At Bantam Tools, we’ve been making high-precision, accessible desktop CNC mills for years, so it’s no surprise that we love all things CNC-related and glean inspiration from many forms of making. Being aficionados of precision, we've recently been mesmerized by the works of renowned Bay Area puzzle maker Lee Krasnow of Pacific Puzzleworks. Krasnow is widely regarded by puzzle collectors as one of the world’s best designers and craftsman of interlocking geometric puzzles and secret opening boxes. We reached out to gain insight into how he got started, as well as his tools, techniques, and challenges.
Inches, millimeters, mils — what’s the difference? One of our customers asked for advice on which units to use when designing for the Othermill, so we put together this handy guide to units.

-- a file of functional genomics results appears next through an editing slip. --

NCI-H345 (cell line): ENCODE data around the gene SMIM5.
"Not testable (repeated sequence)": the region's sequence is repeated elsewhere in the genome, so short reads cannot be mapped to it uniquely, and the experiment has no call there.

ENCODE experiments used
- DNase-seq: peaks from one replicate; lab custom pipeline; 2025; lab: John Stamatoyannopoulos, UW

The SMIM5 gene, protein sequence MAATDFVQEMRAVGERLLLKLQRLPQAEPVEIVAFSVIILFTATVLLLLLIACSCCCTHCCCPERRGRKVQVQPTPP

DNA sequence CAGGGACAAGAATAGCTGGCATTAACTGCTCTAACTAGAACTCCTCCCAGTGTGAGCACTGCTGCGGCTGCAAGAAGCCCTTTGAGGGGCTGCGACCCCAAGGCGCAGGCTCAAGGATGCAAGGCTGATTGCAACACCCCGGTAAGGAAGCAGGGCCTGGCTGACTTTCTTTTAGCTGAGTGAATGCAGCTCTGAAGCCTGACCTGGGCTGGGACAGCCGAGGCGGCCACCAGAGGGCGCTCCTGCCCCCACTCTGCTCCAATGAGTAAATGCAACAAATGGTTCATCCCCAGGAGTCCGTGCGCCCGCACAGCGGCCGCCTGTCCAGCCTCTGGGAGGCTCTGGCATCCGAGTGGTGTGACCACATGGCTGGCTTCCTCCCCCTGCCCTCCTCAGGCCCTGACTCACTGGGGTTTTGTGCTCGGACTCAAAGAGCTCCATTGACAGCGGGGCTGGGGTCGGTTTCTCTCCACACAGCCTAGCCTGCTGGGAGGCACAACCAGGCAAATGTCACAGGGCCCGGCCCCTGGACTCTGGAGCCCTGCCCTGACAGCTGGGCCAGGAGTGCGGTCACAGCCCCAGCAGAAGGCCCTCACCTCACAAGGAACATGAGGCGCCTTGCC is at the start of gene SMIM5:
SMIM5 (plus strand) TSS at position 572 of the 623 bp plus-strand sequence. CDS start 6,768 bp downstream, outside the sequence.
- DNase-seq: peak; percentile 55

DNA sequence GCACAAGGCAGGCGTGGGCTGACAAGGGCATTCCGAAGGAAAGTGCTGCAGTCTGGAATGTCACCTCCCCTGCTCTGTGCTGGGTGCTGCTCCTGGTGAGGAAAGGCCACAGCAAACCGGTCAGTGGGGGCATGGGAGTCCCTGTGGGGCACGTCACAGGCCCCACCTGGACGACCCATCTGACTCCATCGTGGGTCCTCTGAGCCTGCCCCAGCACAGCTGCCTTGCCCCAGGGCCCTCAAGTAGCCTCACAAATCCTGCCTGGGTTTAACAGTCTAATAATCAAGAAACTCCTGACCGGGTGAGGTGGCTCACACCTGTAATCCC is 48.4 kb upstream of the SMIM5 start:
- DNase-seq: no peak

Occasionally, someone with an Othermill shares something truly out of the ordinary. This week, one of our Kickstarter backers, Alexander Reeder, showed us his project: a kimono made of fluttering butterflies (conceived and commissioned by Asami Kiyokawa).
If you haven’t taken a minute (well, actually 1:36) to watch our newest product video, check it out now! It beautifully illustrates the possibilities of what you can make on the Othermill by showing off a multi-material case created for Other Machine Co.’s popular binary timepiece, the Nerd Watch.
When we’re out on the road talking about milling machines, inevitably the comparison to 3D printers comes up. If you’ve got a 3D printer, why would you need a mill?
Today, in a matter of hours, I went from never having done 3D CAD to having a physical object from an idea I had. I went through some tutorials and got a bit of nudging from the people on my team, but the only barriers standing between me and this wood cut were what I knew, not the quality of the tools involved.